The Magician Of Lublin

  • 1979
  • Movie
  • R
  • Drama

The unlikely blending of Israeli filmmakers and West German locations proved a financial bust in this more than $6 million picture that failed to get any notice from critics or audiences. Excecutive producer Harry N. Blum (OBSESSION, SKATEBOARD, AT THE EARTH'S CORE) said: "Had it come after YENTL, it might have had a different reaction." Perhaps. The fact...read more

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The unlikely blending of Israeli filmmakers and West German locations proved a financial bust in this more than $6 million picture that failed to get any notice from critics or audiences. Excecutive producer Harry N. Blum (OBSESSION, SKATEBOARD, AT THE EARTH'S CORE) said: "Had it come

after YENTL, it might have had a different reaction." Perhaps. The fact that Singer won the Nobel Prize for literature as the picture was being made didn't help a bit. There were many subtle nuances in the book that were glossed over by Golan in favor of more commercial factors; the writers did

not know how to take an essentially spiritual and intellectual novel and turn it into a film. In place of the philosophical musings, Shelley Winters' breasts were seen. Arkin is a good magician who travels the back roads of Europe with his small act. He is never satisfied with his work and takes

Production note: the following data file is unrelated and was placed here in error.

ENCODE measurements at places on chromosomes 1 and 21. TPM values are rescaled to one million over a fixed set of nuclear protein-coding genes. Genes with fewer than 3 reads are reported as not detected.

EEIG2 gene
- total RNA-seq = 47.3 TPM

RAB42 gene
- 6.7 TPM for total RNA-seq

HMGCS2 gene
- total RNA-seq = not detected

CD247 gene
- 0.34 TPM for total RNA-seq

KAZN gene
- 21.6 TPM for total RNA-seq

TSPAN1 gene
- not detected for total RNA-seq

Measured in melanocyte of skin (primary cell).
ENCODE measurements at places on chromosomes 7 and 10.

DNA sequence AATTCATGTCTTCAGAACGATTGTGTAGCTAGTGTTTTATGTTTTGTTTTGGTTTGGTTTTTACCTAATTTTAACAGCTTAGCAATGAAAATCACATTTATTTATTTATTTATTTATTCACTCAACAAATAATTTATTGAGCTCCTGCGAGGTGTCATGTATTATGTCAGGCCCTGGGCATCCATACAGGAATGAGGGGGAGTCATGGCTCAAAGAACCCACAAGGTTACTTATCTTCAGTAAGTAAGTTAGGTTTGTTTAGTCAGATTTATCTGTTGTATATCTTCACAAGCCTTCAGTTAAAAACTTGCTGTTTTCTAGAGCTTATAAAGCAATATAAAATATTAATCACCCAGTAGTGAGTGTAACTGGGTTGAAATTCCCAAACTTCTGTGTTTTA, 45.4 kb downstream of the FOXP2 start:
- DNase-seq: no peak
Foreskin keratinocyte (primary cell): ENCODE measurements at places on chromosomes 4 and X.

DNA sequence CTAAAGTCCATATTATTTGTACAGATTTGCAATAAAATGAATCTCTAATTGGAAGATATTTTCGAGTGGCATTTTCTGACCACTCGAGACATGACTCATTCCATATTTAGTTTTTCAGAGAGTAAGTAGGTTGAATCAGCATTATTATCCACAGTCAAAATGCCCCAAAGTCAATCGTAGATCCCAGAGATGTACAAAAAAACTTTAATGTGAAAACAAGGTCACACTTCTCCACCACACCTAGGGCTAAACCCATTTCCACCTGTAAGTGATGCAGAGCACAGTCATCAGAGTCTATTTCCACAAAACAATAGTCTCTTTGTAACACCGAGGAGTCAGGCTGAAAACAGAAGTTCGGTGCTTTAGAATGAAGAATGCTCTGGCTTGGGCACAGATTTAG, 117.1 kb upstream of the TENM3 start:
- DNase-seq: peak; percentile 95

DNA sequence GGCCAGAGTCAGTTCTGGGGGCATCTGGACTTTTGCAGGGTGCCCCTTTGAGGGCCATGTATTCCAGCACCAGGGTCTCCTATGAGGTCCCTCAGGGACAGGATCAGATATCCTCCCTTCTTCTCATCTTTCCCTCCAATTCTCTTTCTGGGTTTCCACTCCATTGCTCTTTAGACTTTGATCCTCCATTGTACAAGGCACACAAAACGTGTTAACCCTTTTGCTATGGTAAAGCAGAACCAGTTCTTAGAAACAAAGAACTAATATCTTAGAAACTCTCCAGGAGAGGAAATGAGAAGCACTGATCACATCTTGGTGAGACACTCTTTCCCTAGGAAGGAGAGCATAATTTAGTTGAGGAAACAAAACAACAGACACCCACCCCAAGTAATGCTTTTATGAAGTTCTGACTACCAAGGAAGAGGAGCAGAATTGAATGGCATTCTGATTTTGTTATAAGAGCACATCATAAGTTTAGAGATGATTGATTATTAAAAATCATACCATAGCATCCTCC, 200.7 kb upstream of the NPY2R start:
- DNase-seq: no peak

great pains to improve himself at every turn. As he travels, we are treated to a fairly accurate look at the Eastern European customs of the era, which, when combined with the metaphysics and mysticism of the characters, serve to make the movie more than passingly interesting. But we wonder if

Singer, whose works revolve around this time in history and these complex subjects, could have been pleased with the outcome of this film. The performances of Winters and many of the others are way overboard. Jacobi, as the man who sponsors Arkin, is excellent, but veteran Berlinger is lost, and

Perrine is wasted. Arkin's performance is a curious mixture of subtle renderings and his patented hysterical shouting. The photography by Gurfinkel made the movie look its best when there were no actors on the screen.

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  • Released: 1979
  • Rating: R
  • Review: The unlikely blending of Israeli filmmakers and West German locations proved a financial bust in this more than $6 million picture that failed to get any notice from critics or audiences. Excecutive producer Harry N. Blum (OBSESSION, SKATEBOARD, AT THE EAR… (more)

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